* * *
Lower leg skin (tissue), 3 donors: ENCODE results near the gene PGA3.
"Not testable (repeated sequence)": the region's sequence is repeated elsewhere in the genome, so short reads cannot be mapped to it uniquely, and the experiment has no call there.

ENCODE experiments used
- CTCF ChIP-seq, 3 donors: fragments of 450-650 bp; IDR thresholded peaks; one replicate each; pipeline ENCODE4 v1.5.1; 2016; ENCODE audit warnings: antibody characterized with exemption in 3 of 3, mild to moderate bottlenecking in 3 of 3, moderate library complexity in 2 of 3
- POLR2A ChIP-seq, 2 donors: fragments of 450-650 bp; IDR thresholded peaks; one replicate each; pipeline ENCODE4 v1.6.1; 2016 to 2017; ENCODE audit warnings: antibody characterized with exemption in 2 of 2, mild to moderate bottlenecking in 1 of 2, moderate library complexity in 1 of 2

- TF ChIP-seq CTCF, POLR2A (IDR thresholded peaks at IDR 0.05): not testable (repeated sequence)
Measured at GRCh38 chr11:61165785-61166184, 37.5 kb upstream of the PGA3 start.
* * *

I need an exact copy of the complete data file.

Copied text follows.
Lower leg skin (tissue), 3 donors: ENCODE results near the gene PGA3.
"Not testable (repeated sequence)": the region's sequence is repeated elsewhere in the genome, so short reads cannot be mapped to it uniquely, and the experiment has no call there.

ENCODE experiments used
- CTCF ChIP-seq, 3 donors: fragments of 450-650 bp; IDR thresholded peaks; one replicate each; pipeline ENCODE4 v1.5.1; 2016; ENCODE audit warnings: antibody characterized with exemption in 3 of 3, mild to moderate bottlenecking in 3 of 3, moderate library complexity in 2 of 3
- POLR2A ChIP-seq, 2 donors: fragments of 450-650 bp; IDR thresholded peaks; one replicate each; pipeline ENCODE4 v1.6.1; 2016 to 2017; ENCODE audit warnings: antibody characterized with exemption in 2 of 2, mild to moderate bottlenecking in 1 of 2, moderate library complexity in 1 of 2

- TF ChIP-seq CTCF, POLR2A (IDR thresholded peaks at IDR 0.05): not testable (repeated sequence)
Measured at GRCh38 chr11:61165785-61166184, 37.5 kb upstream of the PGA3 start.